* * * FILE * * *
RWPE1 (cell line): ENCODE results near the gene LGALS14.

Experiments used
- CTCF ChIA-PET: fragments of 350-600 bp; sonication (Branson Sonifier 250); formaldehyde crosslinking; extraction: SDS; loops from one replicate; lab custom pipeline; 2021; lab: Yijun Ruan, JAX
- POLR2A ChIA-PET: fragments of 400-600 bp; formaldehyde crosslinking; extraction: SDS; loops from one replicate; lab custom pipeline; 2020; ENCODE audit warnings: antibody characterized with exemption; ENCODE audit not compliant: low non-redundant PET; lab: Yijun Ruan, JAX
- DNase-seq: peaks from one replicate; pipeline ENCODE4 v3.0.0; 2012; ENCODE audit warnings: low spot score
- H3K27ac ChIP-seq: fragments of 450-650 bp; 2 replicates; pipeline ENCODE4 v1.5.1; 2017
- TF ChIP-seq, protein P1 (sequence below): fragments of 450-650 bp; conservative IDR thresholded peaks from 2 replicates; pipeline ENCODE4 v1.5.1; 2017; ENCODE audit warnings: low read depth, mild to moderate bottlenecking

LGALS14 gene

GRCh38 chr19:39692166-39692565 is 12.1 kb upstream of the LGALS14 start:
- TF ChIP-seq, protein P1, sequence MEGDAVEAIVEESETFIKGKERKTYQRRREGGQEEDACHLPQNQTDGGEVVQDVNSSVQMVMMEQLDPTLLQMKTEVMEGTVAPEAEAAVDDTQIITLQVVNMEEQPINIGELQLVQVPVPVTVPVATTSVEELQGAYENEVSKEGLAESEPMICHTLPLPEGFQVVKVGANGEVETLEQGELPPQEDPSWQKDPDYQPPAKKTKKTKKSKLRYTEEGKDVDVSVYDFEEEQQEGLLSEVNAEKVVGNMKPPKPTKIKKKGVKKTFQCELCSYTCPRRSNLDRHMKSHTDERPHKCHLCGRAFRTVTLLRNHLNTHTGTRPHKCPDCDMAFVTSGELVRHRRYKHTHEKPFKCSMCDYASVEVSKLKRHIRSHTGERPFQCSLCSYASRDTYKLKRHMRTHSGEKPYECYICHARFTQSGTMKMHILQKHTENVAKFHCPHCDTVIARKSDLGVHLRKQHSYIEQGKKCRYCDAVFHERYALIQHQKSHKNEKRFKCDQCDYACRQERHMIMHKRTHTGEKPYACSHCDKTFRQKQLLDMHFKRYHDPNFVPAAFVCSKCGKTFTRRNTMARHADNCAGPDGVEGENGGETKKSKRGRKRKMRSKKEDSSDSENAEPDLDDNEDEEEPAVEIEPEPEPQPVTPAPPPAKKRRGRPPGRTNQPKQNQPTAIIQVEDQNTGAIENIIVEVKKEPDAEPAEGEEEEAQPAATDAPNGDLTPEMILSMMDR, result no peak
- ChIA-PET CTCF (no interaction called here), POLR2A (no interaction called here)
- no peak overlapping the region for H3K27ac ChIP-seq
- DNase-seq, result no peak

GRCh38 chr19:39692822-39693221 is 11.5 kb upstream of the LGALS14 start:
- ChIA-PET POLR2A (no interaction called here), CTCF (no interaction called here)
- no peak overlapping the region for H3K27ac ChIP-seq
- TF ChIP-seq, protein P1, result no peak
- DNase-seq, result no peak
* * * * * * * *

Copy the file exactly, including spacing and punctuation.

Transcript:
RWPE1 (cell line): ENCODE results near the gene LGALS14.

Experiments used
- CTCF ChIA-PET: fragments of 350-600 bp; sonication (Branson Sonifier 250); formaldehyde crosslinking; extraction: SDS; loops from one replicate; lab custom pipeline; 2021; lab: Yijun Ruan, JAX
- POLR2A ChIA-PET: fragments of 400-600 bp; formaldehyde crosslinking; extraction: SDS; loops from one replicate; lab custom pipeline; 2020; ENCODE audit warnings: antibody characterized with exemption; ENCODE audit not compliant: low non-redundant PET; lab: Yijun Ruan, JAX
- DNase-seq: peaks from one replicate; pipeline ENCODE4 v3.0.0; 2012; ENCODE audit warnings: low spot score
- H3K27ac ChIP-seq: fragments of 450-650 bp; 2 replicates; pipeline ENCODE4 v1.5.1; 2017
- TF ChIP-seq, protein P1 (sequence below): fragments of 450-650 bp; conservative IDR thresholded peaks from 2 replicates; pipeline ENCODE4 v1.5.1; 2017; ENCODE audit warnings: low read depth, mild to moderate bottlenecking

LGALS14 gene

GRCh38 chr19:39692166-39692565 is 12.1 kb upstream of the LGALS14 start:
- TF ChIP-seq, protein P1, sequence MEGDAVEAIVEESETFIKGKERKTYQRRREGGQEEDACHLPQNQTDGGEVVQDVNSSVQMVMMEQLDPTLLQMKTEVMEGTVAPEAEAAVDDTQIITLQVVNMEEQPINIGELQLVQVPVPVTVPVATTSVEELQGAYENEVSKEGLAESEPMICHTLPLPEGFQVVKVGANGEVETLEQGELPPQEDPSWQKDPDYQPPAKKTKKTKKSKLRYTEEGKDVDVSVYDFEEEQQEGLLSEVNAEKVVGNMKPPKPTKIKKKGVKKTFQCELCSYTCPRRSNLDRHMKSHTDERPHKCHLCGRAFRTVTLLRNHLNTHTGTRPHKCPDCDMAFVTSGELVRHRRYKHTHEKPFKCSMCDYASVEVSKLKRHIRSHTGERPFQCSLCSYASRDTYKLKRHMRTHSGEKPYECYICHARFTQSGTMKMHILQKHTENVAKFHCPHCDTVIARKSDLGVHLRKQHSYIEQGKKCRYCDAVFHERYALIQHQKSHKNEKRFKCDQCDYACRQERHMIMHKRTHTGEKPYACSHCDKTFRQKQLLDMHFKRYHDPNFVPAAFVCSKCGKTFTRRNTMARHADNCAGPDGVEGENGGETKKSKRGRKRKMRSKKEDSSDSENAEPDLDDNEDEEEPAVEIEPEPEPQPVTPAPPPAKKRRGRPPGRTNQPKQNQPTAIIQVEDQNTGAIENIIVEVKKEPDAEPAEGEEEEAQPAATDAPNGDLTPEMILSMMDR, result no peak
- ChIA-PET CTCF (no interaction called here), POLR2A (no interaction called here)
- no peak overlapping the region for H3K27ac ChIP-seq
- DNase-seq, result no peak

GRCh38 chr19:39692822-39693221 is 11.5 kb upstream of the LGALS14 start:
- ChIA-PET POLR2A (no interaction called here), CTCF (no interaction called here)
- no peak overlapping the region for H3K27ac ChIP-seq
- TF ChIP-seq, protein P1, result no peak
- DNase-seq, result no peak